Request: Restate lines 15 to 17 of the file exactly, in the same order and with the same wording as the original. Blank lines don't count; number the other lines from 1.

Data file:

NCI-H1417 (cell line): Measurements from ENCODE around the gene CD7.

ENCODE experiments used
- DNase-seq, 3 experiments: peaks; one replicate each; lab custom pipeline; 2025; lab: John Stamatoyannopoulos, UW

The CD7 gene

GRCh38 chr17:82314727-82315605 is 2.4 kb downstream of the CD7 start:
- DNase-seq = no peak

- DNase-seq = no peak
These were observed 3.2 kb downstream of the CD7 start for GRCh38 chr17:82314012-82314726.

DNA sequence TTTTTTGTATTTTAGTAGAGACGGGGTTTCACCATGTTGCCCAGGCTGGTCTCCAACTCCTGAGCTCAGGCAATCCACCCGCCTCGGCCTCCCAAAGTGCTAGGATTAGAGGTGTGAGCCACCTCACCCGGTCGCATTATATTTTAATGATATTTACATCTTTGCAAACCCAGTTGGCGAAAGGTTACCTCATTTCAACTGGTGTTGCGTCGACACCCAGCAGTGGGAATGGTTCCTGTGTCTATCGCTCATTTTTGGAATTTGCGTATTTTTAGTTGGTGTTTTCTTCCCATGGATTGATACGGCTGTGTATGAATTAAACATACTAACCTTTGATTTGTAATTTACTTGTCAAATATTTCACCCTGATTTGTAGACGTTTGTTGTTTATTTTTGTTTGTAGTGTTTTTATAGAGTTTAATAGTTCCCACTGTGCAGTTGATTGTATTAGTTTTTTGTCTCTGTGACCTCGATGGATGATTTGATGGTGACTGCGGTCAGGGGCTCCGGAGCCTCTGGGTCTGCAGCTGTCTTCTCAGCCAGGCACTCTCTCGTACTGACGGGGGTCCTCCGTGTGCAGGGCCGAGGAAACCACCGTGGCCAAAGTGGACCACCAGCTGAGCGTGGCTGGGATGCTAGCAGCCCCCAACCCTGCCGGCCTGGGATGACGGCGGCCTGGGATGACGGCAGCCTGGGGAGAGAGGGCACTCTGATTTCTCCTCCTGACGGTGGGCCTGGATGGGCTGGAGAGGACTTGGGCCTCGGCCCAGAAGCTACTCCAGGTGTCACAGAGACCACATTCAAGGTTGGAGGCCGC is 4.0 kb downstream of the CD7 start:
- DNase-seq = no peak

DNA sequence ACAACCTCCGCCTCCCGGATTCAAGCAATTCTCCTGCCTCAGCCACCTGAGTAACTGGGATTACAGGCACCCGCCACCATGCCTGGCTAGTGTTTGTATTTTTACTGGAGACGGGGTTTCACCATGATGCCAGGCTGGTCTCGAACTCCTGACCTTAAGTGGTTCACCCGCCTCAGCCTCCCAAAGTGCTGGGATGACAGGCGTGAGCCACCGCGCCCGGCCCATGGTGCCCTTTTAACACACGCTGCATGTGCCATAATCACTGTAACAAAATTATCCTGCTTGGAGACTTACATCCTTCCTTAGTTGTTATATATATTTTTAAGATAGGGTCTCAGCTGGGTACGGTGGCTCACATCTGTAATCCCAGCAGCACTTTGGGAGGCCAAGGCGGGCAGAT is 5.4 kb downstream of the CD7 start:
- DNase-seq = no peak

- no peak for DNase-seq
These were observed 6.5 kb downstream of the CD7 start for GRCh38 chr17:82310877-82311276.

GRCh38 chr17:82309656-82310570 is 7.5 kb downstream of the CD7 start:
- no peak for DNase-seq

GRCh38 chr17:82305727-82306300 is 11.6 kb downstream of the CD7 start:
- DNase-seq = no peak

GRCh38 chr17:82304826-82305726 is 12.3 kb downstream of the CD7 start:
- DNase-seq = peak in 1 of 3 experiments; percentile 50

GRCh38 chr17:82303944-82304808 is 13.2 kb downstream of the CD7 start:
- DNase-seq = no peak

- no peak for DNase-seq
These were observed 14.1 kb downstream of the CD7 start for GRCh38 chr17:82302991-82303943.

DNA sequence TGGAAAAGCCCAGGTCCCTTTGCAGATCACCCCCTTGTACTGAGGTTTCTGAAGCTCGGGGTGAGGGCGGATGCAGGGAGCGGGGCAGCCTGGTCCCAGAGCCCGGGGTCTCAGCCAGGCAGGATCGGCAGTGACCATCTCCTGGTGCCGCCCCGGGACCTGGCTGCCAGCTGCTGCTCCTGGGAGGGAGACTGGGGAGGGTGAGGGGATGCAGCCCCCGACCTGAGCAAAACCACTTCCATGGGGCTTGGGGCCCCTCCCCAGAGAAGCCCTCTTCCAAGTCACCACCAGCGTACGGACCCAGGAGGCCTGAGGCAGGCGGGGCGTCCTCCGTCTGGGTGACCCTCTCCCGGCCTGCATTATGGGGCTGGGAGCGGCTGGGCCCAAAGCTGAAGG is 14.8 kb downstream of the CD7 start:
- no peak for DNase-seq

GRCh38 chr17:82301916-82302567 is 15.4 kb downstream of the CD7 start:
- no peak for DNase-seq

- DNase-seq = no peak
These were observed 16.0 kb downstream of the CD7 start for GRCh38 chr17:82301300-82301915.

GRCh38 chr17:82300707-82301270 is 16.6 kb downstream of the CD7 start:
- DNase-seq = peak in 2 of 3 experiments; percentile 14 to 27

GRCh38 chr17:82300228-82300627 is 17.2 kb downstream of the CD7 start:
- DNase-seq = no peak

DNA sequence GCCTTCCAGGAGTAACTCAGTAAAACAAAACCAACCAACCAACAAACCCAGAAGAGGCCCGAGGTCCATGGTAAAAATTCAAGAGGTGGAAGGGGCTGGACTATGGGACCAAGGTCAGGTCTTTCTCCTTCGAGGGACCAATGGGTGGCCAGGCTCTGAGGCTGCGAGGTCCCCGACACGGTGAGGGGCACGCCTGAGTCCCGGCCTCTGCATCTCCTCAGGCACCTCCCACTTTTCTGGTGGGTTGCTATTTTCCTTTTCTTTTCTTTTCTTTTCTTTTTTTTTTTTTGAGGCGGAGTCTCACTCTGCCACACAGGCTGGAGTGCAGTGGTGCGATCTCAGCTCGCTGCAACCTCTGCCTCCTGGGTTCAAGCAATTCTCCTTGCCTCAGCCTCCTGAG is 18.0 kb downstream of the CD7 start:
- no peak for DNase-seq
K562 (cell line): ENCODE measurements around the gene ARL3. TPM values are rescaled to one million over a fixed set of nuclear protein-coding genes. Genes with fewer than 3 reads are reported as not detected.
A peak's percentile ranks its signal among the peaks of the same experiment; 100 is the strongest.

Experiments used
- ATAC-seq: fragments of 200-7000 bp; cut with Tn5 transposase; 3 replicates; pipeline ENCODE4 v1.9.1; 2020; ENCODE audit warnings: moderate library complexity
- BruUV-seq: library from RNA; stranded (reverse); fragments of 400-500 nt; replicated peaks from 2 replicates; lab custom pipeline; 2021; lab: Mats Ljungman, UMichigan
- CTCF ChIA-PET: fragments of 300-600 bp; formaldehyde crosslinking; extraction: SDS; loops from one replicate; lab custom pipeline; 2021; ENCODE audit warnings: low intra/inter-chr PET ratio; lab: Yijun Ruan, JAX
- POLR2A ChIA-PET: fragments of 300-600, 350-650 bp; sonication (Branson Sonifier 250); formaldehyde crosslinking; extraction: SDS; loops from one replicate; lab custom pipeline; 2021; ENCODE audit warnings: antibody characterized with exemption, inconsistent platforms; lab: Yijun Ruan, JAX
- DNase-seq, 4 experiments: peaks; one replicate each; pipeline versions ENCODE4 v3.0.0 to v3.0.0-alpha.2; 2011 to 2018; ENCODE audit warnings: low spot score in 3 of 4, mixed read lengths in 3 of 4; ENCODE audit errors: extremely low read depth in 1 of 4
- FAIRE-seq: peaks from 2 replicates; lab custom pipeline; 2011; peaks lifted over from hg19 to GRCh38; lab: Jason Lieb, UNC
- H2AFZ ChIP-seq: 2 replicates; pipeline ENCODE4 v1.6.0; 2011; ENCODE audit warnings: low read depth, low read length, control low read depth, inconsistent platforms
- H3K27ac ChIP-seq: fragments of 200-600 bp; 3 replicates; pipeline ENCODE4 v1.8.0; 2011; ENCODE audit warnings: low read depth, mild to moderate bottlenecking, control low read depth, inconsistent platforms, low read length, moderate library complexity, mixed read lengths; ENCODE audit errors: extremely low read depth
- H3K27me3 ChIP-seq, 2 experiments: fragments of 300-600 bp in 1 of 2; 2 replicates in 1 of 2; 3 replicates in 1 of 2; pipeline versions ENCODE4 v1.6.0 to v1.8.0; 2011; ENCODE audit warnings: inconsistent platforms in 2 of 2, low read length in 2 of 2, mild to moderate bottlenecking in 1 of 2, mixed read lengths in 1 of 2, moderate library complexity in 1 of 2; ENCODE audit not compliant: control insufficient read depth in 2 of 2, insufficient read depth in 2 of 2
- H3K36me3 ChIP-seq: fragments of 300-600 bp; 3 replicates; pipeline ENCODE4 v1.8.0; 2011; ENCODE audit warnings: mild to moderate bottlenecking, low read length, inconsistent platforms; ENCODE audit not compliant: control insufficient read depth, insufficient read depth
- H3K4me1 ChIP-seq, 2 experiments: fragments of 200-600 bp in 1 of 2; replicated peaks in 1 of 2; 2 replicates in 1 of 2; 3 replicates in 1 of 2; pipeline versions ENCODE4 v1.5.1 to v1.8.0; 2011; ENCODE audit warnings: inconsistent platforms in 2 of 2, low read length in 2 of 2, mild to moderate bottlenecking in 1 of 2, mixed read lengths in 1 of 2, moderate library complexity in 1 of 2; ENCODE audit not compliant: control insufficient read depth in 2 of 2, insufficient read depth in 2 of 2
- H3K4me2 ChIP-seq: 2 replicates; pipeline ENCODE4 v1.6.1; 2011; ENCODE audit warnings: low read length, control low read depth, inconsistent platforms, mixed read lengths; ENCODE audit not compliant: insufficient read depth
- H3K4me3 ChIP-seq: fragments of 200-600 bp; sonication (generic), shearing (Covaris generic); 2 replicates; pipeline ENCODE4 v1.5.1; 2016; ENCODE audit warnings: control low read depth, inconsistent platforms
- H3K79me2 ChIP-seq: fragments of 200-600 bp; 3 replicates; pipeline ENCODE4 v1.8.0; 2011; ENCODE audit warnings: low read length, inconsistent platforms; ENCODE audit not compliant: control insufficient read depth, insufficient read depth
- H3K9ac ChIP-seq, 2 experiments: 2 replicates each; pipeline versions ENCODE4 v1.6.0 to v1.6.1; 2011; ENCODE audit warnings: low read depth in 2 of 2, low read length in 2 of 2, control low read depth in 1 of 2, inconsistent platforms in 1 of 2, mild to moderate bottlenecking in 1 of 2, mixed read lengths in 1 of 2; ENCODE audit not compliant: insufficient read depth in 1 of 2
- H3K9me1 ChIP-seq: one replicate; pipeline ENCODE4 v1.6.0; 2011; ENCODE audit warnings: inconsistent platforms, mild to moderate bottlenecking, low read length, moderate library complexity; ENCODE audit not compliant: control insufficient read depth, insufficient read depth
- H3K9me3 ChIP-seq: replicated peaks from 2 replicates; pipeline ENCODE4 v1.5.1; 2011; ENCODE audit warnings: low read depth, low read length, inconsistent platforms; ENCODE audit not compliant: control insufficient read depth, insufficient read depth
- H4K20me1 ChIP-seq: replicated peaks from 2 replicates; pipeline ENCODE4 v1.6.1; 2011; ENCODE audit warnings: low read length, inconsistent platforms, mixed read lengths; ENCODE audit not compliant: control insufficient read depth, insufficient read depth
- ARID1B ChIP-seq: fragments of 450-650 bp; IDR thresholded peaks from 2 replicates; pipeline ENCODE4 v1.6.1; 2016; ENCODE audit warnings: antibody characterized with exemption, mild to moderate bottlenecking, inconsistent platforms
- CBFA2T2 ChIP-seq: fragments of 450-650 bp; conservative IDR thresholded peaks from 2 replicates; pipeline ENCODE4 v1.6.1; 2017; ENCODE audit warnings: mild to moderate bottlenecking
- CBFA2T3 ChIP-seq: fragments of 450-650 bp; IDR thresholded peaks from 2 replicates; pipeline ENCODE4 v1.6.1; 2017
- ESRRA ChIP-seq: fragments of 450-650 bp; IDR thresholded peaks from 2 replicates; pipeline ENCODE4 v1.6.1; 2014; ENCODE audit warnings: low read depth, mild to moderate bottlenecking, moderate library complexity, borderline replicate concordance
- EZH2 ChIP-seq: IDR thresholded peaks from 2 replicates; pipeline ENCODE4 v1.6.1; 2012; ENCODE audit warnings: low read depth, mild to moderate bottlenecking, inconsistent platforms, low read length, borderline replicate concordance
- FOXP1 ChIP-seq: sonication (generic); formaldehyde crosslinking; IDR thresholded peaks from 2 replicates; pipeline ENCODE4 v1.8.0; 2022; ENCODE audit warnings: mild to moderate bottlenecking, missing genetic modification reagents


GRCh38 chr17:82309656-82310570 is 7.5 kb downstream of the CD7 start:
- no peak for DNase-seq

GRCh38 chr17:82305727-82306300 is 11.6 kb downstream of the CD7 start: